How can we forget the images of joy, broadcast worldwide on the morning of 11 February 2011, of Tahrir Square rejoicing at the announcement, by Vice President Omar Suleiman, of the resignation of Hosni Mubarak, President of Egypt since 1981? The eyes of thousands of young Egyptians shone with high expectations for the future of their country and deep pride in the courage and tenacity shown during those 18 days of street protests. The Supreme Council of the Egyptian Armed Forces (SCAF), once it understood the tide had turned in favour of abandoning the rais to his fate, took “temporary” control of the country to start overseeing the delicate transition to democracy. For a moment, everyone thought we were poised on the brink of a new era – a “new Egypt”.
Experience shows that a process of democratisation is not realised simply by holding monitored elections, nor does it happen within a few months. Instead, it is the result of a process engaging all levels of society. To be frank, four months after the fall of that regime, little has been seen of the reforms demanded by the protests. While the transition is on a forced march towards parliamentary elections, all the political forces are asking the army to slow down and to postpone the elections, given the absence of a well-defined constitutional framework. The only exception is the Muslim Brotherhood and what remains of the disbanded National Democratic Party (NDP), the most well-organised and structured components in this jagged post-Mubarak political landscape.
This moment in Egypt’s history is particularly sensitive, characterised by a progressive polarisation of conflict, often violent, between the liberal-securalist front and the Islamic front, as it is widely understood. This is exacerbated by the increasingly profound divide between the youth movement and the military, which is no longer perceived as a guarantor of freedom and justice, but as part of the old regime, fighting for its very survival: from the crackdowns against protesters to the attempts to silence critics, including journalists, not to mention the “virginity tests” on unmarried women arrested during the protests of 9 March, conducted under the pretext of protecting the honour of the armed forces by demonstrating that those women and girls were not virgins before entering military prisons.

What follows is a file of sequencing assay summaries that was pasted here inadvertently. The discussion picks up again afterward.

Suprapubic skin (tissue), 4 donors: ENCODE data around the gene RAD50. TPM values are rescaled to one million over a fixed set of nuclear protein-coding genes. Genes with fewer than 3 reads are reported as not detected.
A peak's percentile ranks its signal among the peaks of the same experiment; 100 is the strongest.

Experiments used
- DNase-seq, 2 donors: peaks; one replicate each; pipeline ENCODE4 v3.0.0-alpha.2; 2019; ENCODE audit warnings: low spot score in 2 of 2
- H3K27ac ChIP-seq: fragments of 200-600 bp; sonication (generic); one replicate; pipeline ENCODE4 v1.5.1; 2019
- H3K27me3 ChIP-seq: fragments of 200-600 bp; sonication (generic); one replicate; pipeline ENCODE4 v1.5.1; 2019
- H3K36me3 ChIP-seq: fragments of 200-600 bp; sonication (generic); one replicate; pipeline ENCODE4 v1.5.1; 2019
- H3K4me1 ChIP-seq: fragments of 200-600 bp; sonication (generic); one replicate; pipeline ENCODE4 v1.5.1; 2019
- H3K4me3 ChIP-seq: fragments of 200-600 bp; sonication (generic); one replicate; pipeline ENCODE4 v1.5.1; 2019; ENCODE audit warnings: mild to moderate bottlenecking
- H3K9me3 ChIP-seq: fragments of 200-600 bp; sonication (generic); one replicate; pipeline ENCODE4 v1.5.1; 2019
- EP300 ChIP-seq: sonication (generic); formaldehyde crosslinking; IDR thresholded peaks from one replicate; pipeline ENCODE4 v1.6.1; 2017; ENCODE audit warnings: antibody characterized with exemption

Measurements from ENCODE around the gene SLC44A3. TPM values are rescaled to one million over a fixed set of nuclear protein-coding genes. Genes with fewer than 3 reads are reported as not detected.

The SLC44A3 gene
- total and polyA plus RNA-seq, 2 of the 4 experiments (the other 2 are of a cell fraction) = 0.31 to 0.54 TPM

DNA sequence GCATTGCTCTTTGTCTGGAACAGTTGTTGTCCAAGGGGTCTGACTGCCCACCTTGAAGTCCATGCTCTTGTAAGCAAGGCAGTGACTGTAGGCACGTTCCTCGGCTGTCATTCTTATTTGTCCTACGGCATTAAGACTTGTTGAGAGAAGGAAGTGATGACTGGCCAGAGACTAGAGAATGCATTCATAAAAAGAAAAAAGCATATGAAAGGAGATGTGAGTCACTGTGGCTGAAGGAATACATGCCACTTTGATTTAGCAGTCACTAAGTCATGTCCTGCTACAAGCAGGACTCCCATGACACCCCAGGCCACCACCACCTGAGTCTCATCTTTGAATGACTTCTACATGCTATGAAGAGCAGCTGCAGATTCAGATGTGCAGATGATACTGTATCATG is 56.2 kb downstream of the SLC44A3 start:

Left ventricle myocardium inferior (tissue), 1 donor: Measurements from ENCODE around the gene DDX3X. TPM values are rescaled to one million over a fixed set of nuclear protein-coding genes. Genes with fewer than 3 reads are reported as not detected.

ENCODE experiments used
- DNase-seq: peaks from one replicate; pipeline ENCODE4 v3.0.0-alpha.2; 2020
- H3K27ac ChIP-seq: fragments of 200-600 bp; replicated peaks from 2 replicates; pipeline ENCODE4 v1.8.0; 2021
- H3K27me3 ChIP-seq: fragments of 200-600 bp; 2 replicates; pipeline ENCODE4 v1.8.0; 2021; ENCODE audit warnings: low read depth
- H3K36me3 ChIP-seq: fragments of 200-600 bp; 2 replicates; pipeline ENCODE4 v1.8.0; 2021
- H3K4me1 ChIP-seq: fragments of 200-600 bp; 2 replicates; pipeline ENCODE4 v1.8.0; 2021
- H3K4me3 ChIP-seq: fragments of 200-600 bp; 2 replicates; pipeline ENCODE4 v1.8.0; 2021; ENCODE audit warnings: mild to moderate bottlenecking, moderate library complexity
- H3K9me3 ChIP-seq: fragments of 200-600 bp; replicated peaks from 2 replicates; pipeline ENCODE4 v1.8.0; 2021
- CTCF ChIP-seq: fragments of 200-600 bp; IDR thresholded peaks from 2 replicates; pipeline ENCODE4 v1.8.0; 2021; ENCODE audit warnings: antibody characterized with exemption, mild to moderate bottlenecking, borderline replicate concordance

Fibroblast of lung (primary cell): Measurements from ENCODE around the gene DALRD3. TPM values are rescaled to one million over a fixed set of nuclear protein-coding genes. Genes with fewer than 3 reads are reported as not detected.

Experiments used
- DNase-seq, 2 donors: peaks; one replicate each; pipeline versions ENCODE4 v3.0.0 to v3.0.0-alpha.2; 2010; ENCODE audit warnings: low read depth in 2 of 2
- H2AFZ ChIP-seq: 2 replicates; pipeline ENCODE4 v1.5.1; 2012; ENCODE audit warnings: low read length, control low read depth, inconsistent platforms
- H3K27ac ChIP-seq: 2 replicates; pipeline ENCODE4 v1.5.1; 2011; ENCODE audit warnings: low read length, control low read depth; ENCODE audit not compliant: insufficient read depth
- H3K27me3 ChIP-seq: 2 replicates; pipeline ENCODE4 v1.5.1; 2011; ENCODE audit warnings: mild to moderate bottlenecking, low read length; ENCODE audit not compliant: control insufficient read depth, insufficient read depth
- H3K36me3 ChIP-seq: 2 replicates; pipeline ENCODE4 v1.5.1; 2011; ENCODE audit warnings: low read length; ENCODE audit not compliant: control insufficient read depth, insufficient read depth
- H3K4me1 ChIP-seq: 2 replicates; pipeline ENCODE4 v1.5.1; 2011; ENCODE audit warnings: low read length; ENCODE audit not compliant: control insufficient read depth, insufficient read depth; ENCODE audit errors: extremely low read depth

There is another aspect of the democratisation process that raises concerns, involving the judiciary and the military: that of “transitional justice”, namely the procedures adopted to bring to justice the leaders of the old regime accused of committing crimes of various kinds. President Mubarak, his wife (who was later released) and his two sons, together with a number of former ministers and members of the old ruling class – the so-called “Gang of Alexandria” – were arrested on charges of corruption, embezzlement, abuse of office and murder. These current proceedings are being conducted without any transparency, based on ad hoc, hurried and legally unaccountable rules. As democracy is not built on impunity, nor on revenge, we believe that the interim government could facilitate the work of the judiciary by asking for the establishment of an independent international commission of inquiry to be in charge of the process of collecting evidence of the crimes committed in order to ensure that those responsible will be held to account.
This would be a real, substantial step in the direction of the “new Egypt” we all long, but which today is still too similar to the “old Egypt”, showing how difficult and problematic the transition process from authoritarianism to democracy can be. At this pivotal stage, it is necessary that Tahrir Square reorganises itself and re-addresses its energy towards the path leading to the rule of law, enabling citizens to participate, in the most inclusive way possible, in the decision-making process. Of all this we will discuss at the General Council of the Transnational Radical Party that will take place in Tunis: because democracy and rule of law concern all countries involved in the Arab Spring.
Emma Bonino is an ECFR Council Member and Vice President of the Italian Senate; Saad Eddin Ibrahim is founder of the Ibn Khaldun Center for development studies.
The European Council on Foreign Relations does not take collective positions. ECFR publications only represent the views of their individual authors.